More Musings about Etherkit’s Future
As I mentioned in my previous post, we are still undergoing a stage of tremendous upheaval in our household. I won’t really know how our new life will shake out quite yet, but I am certain that my time will be more restricted. I think I’ll have a good grasp on the extent of this within a month or so. In the mean time, I’ve been thinking about Etherkit. It’s a bit weird to air this out on the blog, but I think it would be good for others to hear my thoughts about this and have the chance to offer feedback.
The assumption is that I’m going to have less time to work on Etherkit (the only real question being how much less time), which means that if I do have enough time left to continue with the business I will need help by either outsourcing manufacturing or finding someone to bring on as a partner. If possible, I’d like to go that route, as I’m not really ready to see Etherkit fold up yet. This would also require more funding, so I would probably have to find a way to raise capital via the sale of equity, or perhaps I could crowdfund enough on a future product to keep things afloat.
Right now I have in the product pipeline OpenBeacon 2, which is perhaps 80% finished (most of the remaining work is in firmware), and a handful of small useful RF modules. On the drawing board I have a couple of QRP transceiver designs utilizing the Si5351 that would definitely fall into the category of cheap and cheerful, and would probably be a lot of fun to bring to market. Also, since OpenBeacon 2 is based on the Arduino Zero, I’ve been discovering the power of the Atmel SAMD series of ARM Cortex-M0+ microcontrollers. I’d love to develop a dev board derivative of the Arduino Zero using some of the SAMD line that have a bit less flash storage and consequently are a bit less expensive. I think hams (and other hackers) would really like such a device.
The other option is that due to time constraints I just cannot realistically continue Etherkit as an active business (at least regarding retail sales of physical stuff). If that happens, then I would still like to stay active in some way, under the restrictions in my available time. Perhaps writing may be a good choice, since that is quite portable and can be picked up and set aside a lot easier than designing electronics. Writing technical books, for a new blog that earns money somehow, or as a contract writer for an existing website are all possibilities. I’ve thought it might be nice to write about test and measurement for the ham’s home lab.
Either way, I’m not done with the ham homebrew community. The open question is merely how much time I can still give. Let me know what you think about the above in the comments.
Back to the Shack
It’s been a while since I’ve transmitted any RF on the amateur bands other than the testing that I’ve been conducting for OpenBeacon 2. Between how much time I’ve been putting into OpenBeacon 2 (and refining the Si5351 library), it’s been very difficult to find the time to sit down to operate. On top of that, I honestly just haven’t felt much of the operating mojo, so unsurprisingly I haven’t even tried to make it a priority.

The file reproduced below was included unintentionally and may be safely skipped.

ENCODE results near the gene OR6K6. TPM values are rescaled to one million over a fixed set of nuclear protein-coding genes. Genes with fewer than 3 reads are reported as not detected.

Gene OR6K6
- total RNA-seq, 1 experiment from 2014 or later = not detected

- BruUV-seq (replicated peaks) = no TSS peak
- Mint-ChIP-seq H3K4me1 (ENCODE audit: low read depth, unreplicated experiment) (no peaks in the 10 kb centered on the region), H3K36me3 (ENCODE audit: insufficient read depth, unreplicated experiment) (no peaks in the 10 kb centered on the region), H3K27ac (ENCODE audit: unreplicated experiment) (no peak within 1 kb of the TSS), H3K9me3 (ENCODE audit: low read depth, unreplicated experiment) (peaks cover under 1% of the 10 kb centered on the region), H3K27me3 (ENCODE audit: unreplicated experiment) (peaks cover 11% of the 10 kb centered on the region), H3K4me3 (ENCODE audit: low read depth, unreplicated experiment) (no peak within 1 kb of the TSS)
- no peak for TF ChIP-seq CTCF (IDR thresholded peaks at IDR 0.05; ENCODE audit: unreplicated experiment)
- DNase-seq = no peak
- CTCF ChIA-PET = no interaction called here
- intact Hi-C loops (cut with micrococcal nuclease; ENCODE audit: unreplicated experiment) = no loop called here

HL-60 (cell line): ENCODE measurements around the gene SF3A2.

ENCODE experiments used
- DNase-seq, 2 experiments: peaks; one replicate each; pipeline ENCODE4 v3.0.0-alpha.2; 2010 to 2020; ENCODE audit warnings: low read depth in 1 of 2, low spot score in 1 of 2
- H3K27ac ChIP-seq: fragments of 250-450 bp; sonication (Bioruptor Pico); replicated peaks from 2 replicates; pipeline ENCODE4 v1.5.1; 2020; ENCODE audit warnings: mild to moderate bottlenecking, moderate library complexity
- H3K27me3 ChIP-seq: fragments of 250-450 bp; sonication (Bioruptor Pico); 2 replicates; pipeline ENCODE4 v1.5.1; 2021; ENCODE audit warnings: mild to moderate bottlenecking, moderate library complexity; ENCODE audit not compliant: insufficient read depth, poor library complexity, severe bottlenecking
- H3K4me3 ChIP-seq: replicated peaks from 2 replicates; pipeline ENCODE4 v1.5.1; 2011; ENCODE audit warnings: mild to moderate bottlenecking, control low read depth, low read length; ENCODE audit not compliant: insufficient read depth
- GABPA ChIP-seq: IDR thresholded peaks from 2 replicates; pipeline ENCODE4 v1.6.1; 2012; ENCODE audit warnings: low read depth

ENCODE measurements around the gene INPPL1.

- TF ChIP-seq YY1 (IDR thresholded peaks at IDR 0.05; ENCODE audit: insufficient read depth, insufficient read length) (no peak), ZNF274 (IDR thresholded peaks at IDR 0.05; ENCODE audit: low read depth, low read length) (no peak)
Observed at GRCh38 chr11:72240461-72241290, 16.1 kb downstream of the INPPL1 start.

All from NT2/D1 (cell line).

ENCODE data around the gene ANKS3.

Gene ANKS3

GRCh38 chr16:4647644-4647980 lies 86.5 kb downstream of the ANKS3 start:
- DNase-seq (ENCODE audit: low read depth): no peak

Generally, it’s not great to force these things, but I’m getting to the point where I’m feeling a bit disconnected from amateur radio and that I really need to be QRV again in order to rebuild that connection. The ARRL Centennial in 2014 was a great operating year for me because it gave me a concrete and interesting goal to pursue.
So I figure that I need something similar to get me motivated again. A good goal perhaps would be to finally finish up basic DXCC from this QTH. As of right now, I stand at 75 confirmed entities in LoTW. It shouldn’t be that difficult to get 25 more confirmations in LoTW by the end of the year, especially if I carve out a couple of weekends for contesting. I used to chase a lot of the big DXepditions as well, and that might be another good source to pick up a handful of ATNOs (assuming I pay whatever fee they charge for a prompt LoTW upload). I’d also like to actually get a successful HF SOTA activation or two under my belt, and this would be a good summer to do that.
Speaking of the venerable institution, I let my membership lapse recently. Not really with the mind to do so, but given the rather significant dues increase, it was becoming a bit more difficult to justify the expense. Yeah, they are only asking $10 more per year, but I have to ask myself if I’m getting $50 of value every year.
I was honestly barely reading the QSTs that were arriving in the mail. However, the archives always have been one of the best features of the membership. I’m glad they do work with the FCC to represent our interests. Their lab does a good job of evaluating products. It feels that their organizational structure is a bit too ossified; a bit too hierarchical for my tastes. Getting feedback to the leadership seems difficult if you aren’t already connected to leadership.
On the balance, I’m generally pro-ARRL, but I still don’t know that I see the value of just forking over $50 annually. I understand why they needed to do a rate increase (although it probably would have been better to phase it in more gradually rather than a 20% hit all at once). I also understand the economics of why it would be difficult to offer a membership without QST, unless a paper QST was scrapped entirely. I would be curious to see how the rate increase ends up affecting their member numbers and their bottom line.